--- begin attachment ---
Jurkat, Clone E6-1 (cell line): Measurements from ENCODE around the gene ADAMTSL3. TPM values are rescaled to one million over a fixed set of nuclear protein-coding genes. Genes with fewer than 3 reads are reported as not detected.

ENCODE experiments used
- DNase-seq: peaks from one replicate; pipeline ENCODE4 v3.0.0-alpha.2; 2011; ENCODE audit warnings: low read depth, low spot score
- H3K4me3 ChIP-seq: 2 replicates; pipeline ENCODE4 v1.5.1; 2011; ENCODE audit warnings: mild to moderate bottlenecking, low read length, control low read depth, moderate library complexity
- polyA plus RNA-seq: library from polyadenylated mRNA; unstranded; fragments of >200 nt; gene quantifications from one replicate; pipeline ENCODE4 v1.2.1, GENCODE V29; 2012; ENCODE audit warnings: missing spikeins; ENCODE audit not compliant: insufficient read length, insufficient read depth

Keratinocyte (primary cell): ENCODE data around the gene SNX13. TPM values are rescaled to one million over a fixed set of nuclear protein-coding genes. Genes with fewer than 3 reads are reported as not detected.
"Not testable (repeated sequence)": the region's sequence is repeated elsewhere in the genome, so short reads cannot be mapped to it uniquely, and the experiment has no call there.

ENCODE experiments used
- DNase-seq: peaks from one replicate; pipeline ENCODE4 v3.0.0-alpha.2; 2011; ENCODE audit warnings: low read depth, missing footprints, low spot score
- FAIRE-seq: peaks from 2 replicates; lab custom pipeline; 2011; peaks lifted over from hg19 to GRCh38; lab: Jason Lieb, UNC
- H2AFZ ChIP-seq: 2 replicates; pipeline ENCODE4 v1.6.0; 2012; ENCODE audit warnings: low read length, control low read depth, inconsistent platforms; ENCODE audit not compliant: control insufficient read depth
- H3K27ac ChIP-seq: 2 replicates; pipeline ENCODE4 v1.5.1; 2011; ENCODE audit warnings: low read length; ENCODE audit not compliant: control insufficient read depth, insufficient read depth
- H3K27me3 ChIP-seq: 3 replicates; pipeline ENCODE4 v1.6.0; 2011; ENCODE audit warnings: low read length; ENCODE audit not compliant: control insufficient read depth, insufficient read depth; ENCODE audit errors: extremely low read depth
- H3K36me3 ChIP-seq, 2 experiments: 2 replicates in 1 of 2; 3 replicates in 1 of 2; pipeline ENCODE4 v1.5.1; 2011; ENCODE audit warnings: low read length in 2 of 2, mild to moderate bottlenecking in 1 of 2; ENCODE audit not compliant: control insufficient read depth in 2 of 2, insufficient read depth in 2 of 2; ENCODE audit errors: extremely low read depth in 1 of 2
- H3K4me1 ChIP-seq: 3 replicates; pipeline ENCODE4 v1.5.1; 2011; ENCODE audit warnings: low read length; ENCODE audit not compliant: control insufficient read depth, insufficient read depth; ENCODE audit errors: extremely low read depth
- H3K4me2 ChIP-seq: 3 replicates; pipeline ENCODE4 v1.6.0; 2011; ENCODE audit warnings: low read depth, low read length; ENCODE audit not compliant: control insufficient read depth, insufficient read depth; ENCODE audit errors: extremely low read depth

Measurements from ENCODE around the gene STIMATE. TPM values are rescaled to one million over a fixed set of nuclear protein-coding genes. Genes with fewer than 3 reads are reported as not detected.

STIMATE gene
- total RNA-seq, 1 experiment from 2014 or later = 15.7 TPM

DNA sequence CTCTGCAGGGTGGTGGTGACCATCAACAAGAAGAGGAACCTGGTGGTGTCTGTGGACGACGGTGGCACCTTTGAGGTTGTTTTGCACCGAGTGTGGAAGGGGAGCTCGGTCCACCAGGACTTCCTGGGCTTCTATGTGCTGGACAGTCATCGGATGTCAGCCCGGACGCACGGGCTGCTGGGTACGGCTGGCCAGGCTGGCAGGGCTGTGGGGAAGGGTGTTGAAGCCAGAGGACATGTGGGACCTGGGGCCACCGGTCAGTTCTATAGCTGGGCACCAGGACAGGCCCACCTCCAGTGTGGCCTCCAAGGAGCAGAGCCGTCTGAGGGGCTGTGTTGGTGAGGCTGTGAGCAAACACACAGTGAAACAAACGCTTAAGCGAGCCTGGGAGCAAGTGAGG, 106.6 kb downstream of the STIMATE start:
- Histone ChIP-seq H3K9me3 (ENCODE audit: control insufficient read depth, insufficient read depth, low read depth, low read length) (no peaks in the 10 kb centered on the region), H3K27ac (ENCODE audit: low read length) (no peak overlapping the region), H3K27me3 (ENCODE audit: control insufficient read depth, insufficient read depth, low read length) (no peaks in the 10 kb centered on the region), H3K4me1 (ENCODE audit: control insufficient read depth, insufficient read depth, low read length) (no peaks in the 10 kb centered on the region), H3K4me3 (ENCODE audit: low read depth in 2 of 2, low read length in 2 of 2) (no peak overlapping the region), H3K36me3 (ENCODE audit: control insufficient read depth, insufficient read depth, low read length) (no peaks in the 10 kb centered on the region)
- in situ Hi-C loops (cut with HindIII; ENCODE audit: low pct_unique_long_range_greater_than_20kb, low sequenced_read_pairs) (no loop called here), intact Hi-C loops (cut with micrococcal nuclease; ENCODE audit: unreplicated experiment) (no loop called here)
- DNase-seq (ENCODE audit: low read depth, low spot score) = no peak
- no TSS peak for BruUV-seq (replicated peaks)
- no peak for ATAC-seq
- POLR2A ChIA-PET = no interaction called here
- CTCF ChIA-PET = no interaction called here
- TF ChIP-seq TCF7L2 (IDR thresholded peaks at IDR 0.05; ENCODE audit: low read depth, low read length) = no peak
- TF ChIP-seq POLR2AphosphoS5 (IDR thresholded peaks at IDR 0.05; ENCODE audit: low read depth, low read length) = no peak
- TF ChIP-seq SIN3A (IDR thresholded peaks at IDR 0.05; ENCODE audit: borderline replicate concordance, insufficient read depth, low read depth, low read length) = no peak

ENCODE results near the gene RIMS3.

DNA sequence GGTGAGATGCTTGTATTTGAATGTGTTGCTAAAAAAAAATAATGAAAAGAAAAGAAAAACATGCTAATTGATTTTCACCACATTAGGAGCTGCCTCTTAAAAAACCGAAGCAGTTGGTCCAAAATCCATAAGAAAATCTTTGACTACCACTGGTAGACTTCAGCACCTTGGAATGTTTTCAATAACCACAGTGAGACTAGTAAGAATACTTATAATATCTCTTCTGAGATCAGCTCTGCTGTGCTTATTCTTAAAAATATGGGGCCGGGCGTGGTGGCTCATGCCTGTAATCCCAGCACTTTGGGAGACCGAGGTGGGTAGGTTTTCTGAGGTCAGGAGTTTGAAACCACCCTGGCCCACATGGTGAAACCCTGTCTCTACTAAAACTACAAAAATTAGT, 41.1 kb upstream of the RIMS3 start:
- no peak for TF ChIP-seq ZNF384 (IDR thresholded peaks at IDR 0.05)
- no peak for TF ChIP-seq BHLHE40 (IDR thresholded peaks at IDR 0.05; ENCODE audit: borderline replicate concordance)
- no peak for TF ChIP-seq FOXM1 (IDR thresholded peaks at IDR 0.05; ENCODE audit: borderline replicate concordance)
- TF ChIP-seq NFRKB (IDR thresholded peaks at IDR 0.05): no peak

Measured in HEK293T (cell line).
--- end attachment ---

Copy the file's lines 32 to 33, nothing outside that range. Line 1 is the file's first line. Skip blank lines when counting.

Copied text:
DNA sequence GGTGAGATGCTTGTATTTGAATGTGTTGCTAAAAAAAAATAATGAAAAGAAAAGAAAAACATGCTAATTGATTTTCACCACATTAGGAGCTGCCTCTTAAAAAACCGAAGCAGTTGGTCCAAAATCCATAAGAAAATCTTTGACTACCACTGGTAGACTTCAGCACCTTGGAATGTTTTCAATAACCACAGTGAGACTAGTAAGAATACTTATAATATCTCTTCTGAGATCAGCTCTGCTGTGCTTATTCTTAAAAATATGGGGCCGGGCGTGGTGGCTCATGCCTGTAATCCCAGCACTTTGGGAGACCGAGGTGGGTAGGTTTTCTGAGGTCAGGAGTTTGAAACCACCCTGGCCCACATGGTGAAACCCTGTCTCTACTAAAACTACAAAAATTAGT, 41.1 kb upstream of the RIMS3 start:
- no peak for TF ChIP-seq ZNF384 (IDR thresholded peaks at IDR 0.05)